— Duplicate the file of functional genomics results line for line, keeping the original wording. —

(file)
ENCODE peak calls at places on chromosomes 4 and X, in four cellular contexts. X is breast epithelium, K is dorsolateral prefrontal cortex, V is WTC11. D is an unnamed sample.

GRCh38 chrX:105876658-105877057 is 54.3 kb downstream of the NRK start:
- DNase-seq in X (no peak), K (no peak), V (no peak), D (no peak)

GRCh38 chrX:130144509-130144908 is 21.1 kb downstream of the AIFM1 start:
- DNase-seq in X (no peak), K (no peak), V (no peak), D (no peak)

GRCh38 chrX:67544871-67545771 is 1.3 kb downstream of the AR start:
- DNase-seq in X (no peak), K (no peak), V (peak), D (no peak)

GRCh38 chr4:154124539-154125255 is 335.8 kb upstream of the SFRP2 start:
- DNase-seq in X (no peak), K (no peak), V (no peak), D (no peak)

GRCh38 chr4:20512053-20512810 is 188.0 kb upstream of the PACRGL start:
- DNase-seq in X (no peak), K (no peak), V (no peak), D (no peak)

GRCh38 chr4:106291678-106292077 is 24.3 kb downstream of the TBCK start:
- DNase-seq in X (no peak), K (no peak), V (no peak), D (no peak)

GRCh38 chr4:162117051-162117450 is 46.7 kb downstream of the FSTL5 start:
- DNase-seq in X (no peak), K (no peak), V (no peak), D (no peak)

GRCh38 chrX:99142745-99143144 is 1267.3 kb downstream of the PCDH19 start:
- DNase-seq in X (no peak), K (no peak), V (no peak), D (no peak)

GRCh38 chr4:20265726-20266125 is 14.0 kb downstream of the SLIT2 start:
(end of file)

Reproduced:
ENCODE peak calls at places on chromosomes 4 and X, in four cellular contexts. X is breast epithelium, K is dorsolateral prefrontal cortex, V is WTC11. D is an unnamed sample.

GRCh38 chrX:105876658-105877057 is 54.3 kb downstream of the NRK start:
- DNase-seq in X (no peak), K (no peak), V (no peak), D (no peak)

GRCh38 chrX:130144509-130144908 is 21.1 kb downstream of the AIFM1 start:
- DNase-seq in X (no peak), K (no peak), V (no peak), D (no peak)

GRCh38 chrX:67544871-67545771 is 1.3 kb downstream of the AR start:
- DNase-seq in X (no peak), K (no peak), V (peak), D (no peak)

GRCh38 chr4:154124539-154125255 is 335.8 kb upstream of the SFRP2 start:
- DNase-seq in X (no peak), K (no peak), V (no peak), D (no peak)

GRCh38 chr4:20512053-20512810 is 188.0 kb upstream of the PACRGL start:
- DNase-seq in X (no peak), K (no peak), V (no peak), D (no peak)

GRCh38 chr4:106291678-106292077 is 24.3 kb downstream of the TBCK start:
- DNase-seq in X (no peak), K (no peak), V (no peak), D (no peak)

GRCh38 chr4:162117051-162117450 is 46.7 kb downstream of the FSTL5 start:
- DNase-seq in X (no peak), K (no peak), V (no peak), D (no peak)

GRCh38 chrX:99142745-99143144 is 1267.3 kb downstream of the PCDH19 start:
- DNase-seq in X (no peak), K (no peak), V (no peak), D (no peak)

GRCh38 chr4:20265726-20266125 is 14.0 kb downstream of the SLIT2 start: